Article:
echo $PWDor just
pwdinside your console this will print your current working directory.
--user $(id -u):$(id -g): by default commands are executed as root. This means if you don’t specify a user when composer creates the
blogfolder with all the Laravel files they will be owned by root. So you need to set the user to your current
id -uprints your user id and
id -gprints your group id. Again running
echo $(id -u)or
id -uinside the console will yield the same result.
composer create-project --prefer-dist laravel/laravel blog: I now how composer works so no explanation needed. Now hold your horses tiger there is some trickery happening here. Firstly
composerhere isn’t referring to the actual command itself but rather the image used to spin up the container. Hence on the first run you should see a message
Unable to find image 'composer:latest' locally. At which point Docker will go ahead and pull the image in. The command you actually executing is
create-project --prefer-dist laravel/laravel blog. So how does this actually work then? Well if you take a look at the Dockerfile used to build the Composer image. On the last line right at the bottom you will see
CMD["composer"].What this does is set the default command to
composerwhen the container executes. So essentially
composerwill get prefixed to the command
create-project --prefer-dist laravel/laravel.
The biggest take away here is after Docker has pulled in the image. It only takes a few seconds (precisely 8 seconds on my set up) to spin up a container, install Laravel and delete the container like it never existed in first the place. How long would it take to spin up a VM and execute the same command?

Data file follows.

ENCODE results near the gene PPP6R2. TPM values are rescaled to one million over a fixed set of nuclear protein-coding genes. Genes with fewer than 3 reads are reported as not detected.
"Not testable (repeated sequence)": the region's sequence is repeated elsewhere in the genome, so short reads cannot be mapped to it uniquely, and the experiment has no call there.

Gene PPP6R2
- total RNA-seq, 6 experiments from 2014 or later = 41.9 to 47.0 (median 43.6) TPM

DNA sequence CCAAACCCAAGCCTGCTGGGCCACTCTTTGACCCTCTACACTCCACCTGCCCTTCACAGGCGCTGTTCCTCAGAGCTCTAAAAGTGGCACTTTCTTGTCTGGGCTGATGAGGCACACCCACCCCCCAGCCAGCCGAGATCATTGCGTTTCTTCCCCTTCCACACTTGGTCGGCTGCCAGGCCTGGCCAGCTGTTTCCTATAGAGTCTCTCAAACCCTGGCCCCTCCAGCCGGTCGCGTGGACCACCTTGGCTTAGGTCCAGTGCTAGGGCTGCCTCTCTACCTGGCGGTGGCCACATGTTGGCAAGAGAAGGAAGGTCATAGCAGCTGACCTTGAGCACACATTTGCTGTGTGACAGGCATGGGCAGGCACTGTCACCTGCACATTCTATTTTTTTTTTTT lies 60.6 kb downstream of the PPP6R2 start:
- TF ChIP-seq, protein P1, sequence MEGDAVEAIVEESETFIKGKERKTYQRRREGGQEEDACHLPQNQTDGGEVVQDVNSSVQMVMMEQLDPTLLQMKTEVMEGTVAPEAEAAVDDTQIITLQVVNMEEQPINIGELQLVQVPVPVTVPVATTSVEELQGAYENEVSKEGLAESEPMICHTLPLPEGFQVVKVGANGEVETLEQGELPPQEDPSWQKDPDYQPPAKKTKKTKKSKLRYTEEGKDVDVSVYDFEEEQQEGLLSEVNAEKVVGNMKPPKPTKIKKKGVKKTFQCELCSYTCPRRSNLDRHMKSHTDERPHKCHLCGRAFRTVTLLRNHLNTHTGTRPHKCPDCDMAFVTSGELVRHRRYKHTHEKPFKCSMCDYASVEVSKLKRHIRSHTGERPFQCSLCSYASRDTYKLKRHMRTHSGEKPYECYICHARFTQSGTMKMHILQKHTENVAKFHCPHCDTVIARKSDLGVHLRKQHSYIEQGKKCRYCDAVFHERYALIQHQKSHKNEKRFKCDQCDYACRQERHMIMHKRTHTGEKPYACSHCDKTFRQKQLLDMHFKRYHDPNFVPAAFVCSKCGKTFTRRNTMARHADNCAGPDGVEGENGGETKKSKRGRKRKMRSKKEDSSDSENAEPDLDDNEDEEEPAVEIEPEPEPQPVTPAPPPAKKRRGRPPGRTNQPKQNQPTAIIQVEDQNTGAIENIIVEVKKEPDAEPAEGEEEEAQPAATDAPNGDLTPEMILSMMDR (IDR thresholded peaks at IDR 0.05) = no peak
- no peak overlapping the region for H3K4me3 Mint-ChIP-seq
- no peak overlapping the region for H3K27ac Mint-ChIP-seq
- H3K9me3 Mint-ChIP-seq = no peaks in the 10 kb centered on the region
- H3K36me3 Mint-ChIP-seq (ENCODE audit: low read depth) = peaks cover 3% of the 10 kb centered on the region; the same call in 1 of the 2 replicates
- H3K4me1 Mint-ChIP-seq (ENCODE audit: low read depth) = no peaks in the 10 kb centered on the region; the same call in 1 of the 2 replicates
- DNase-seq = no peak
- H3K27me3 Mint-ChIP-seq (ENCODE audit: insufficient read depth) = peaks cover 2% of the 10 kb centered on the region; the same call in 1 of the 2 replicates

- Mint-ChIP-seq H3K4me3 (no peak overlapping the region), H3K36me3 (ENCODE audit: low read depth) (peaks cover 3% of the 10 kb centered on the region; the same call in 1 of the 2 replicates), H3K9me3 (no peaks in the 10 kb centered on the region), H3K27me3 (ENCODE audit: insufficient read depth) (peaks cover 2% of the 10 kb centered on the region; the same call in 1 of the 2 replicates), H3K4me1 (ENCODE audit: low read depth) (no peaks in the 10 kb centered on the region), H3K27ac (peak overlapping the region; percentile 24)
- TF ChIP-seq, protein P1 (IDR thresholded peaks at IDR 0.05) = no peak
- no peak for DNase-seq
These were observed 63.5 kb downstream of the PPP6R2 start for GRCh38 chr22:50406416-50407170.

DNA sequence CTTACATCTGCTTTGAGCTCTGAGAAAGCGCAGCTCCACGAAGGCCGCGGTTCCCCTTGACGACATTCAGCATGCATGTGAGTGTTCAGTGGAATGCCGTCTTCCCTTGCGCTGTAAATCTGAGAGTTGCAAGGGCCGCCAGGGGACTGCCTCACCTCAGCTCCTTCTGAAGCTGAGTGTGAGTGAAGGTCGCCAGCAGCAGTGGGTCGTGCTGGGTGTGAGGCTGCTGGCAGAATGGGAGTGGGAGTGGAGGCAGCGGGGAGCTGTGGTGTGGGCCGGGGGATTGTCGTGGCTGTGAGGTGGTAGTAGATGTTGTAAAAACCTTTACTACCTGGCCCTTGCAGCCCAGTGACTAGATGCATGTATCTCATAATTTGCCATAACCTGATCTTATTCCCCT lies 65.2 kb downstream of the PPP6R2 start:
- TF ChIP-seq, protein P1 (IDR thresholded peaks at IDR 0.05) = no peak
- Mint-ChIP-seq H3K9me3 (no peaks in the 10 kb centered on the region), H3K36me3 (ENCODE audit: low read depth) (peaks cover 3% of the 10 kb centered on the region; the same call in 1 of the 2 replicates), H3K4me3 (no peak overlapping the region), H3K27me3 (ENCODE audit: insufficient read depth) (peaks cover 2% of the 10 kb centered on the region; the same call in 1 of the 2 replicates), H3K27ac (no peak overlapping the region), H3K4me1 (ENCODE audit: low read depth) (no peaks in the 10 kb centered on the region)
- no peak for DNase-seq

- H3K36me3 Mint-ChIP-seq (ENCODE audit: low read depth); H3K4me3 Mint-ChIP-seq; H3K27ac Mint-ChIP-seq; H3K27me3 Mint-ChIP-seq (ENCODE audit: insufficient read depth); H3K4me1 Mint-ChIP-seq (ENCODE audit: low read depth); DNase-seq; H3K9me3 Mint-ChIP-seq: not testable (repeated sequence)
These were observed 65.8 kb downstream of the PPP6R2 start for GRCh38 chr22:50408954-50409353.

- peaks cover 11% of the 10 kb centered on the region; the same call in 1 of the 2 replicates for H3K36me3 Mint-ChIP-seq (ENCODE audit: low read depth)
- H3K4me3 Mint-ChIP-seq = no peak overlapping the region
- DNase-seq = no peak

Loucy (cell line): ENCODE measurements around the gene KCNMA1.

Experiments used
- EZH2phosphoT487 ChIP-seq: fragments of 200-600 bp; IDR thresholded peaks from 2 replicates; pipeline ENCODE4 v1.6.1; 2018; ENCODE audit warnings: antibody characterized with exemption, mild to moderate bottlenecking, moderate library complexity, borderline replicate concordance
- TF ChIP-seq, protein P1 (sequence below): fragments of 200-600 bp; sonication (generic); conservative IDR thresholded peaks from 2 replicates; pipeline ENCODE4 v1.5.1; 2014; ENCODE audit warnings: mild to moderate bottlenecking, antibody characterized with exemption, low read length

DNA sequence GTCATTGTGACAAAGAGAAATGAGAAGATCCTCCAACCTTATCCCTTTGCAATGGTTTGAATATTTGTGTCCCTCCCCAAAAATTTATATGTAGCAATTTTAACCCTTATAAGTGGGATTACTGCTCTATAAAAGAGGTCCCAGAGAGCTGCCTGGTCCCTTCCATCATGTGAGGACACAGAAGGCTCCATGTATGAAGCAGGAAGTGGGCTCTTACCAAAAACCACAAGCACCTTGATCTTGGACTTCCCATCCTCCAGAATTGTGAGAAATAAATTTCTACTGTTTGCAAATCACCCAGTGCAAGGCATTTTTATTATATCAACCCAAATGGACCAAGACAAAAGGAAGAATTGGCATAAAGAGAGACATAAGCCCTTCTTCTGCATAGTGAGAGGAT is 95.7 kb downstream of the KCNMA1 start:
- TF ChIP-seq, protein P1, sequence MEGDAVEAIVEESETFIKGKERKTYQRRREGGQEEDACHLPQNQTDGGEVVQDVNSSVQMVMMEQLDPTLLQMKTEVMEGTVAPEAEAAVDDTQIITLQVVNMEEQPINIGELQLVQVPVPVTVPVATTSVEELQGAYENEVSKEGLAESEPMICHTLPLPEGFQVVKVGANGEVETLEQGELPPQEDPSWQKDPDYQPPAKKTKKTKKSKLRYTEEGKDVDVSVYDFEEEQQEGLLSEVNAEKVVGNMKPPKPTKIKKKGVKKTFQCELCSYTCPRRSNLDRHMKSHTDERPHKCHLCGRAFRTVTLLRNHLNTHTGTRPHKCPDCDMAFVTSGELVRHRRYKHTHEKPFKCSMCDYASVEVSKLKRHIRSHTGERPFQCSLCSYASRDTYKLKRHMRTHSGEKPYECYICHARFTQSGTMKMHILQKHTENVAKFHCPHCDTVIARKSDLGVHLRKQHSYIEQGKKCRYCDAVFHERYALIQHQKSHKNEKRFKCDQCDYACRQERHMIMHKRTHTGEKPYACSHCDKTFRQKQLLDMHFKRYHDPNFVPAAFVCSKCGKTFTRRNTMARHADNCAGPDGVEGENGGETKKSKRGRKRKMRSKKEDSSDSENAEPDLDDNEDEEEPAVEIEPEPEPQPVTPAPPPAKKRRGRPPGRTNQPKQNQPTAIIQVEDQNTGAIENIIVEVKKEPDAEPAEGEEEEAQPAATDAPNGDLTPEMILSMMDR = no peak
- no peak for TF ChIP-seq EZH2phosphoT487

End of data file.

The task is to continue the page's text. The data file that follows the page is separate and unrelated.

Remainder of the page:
Hate installing crap on your system just play with a new shiny toy you probably never going to use again, Docker has your back!
Want to try out a new version of PHP or Node.js? Just grab the image off of Docker Hub and spin up a container. Also if you like me and hate installing crap on your system just play with a new shiny toy you probably never going to use again, Docker has you back!
Don’t run random Docker images on your system.
With all that said don’t go running random images on your system from third-parties you don’t trust. This would be the equivalent of running random commands in your console without having a clue as to what they do. You wouldn’t do that would you? I sure as heck hope you don’t! Security is something we will cover in more detail as we move forward.
Now before I forget here is the less verbose version of the command:
docker run --rm -it \
-v $COMPOSER_HOME/composer \
-v $PWD:/app \
-u $(id -u):$(id -g) \
composer create-project --prefer-dist laravel/laravel blog
If you haven’t already you will need to export
COMPOSER_HOME by adding the below to your
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Also if learning how to build secure single page applications is something that sparks your interest. I am currently working on Looking at the Vue with Laravel.
Until next time, happy containerizing and thanks for reading!